Originally published in Utah Business.
Twenty-one years ago, I sat in a car in our nation’s capital with demographers from Illinois and Missouri. The head of the Population Division for the US Census Bureau had just picked us up from our hotel and we were driving across Key Bridge into Georgetown because we were in DC to provide input from the states on how to improve Census 2000.
We were talking about a census concept known as “usual place of residence,” this, essentially, is identified by the place that you sleep at night. It was during this conversation that I realized that Utah’s 11,000 missionaries (at the time) would not be included in Utah’s 2000 Census count, and that gave me pause.
Several months later I found myself in the Utah State Capitol as the 2000 Census results were released. A group of us were in a cubicle standing around a computer as the Census Bureau director explained the apportionment counts―the process of dividing 435 seats in Congress to the 50 states. Utah did not receive an additional congressional seat.
My fear came to life when a member of the media asked the director which state was next in line to receive a new member of Congress. “Utah,” he said, “in a very close call.” After a lot of drama and a Supreme Court challenge, Utah fell 80 people short of gaining a new seat.
I share this story for a reason. Every person counts. April 1, 2020 is Census Day, and it’s crucial that you fill out your form. The Census count is the largest peacetime mobilization of the federal government. Over the next few weeks, the Census Bureau will count every person living in the 50 states, District of Columbia, and five US territories.
And, I do mean everyone―as long as they meet the “usual place of residence” criterion or are a member of the armed forces. And while that still does not include Utahns living abroad, it does include everyone―citizen or not―that lives within the confines of Utah.
Here’s what The Census means to Utah:
Analysts do not expect Utah to gain another congressional seat this year, but the Census will impact in-state representation through the redistricting process for state and local government representation, including the state legislature, city councils, county commissions, school boards, and more. I expect fast-growing areas such as Wasatch County, Washington County, Utah County, and the southwest quadrant of Salt Lake County (Herriman, Riverton, Bluffdale) to gain increased representation.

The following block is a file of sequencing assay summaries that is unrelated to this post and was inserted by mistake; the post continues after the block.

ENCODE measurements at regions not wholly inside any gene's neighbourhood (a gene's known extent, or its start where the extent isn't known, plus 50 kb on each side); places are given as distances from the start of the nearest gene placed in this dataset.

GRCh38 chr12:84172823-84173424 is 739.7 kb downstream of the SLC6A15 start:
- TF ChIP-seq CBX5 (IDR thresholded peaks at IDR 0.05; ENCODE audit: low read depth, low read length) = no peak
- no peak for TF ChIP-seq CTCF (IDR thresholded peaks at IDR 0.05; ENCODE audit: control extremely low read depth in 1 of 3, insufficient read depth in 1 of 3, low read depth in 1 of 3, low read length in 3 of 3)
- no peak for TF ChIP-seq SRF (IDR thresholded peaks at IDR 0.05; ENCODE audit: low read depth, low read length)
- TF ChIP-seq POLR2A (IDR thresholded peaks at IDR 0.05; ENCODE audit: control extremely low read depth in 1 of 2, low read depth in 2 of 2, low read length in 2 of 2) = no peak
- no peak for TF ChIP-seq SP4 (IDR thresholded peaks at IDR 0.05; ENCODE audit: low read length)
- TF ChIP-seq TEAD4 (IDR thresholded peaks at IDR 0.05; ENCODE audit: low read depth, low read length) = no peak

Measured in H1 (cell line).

The Census also means money. A study out of George Washington University estimates that Utah received $9 billion in federal funding in 2017 based on the 2010 Census count. That’s approximately $2,800 for every woman, man, and child in the Beehive State. Compound that by a factor of 10 to capture the full impact over a decade. Federal assistance programs that use Census Bureau data include Medicare, Supplemental Nutrition Assistance, Pell grants, school lunch, Temporary Assistance for Needy Families, Special Education, Head Start, and more.
The Census also informs planning decisions at all levels of society. In the public sector, Census data informs where we build roads, invest in transit, locate fire and police stations, build hospitals and schools, and other infrastructure and public safety decisions. In the private sector, the Census helps small and large businesses target their customers, plan logistics, market products, and many other activities that help business succeed. A world without the Census is a world without the light that information provides.
Importantly, responses to the Census are absolutely confidential because it’s the law. No law enforcement or government agency can use the data collected and researchers can only use data without personal identifiers. And, despite a few attempts, the 2020 Census will not include questions about citizenship status.
I’m a huge fan of the decennial Census, so I encourage you to fill out your form online or mail it in. It only takes a few minutes but it will have a lasting impact on our community.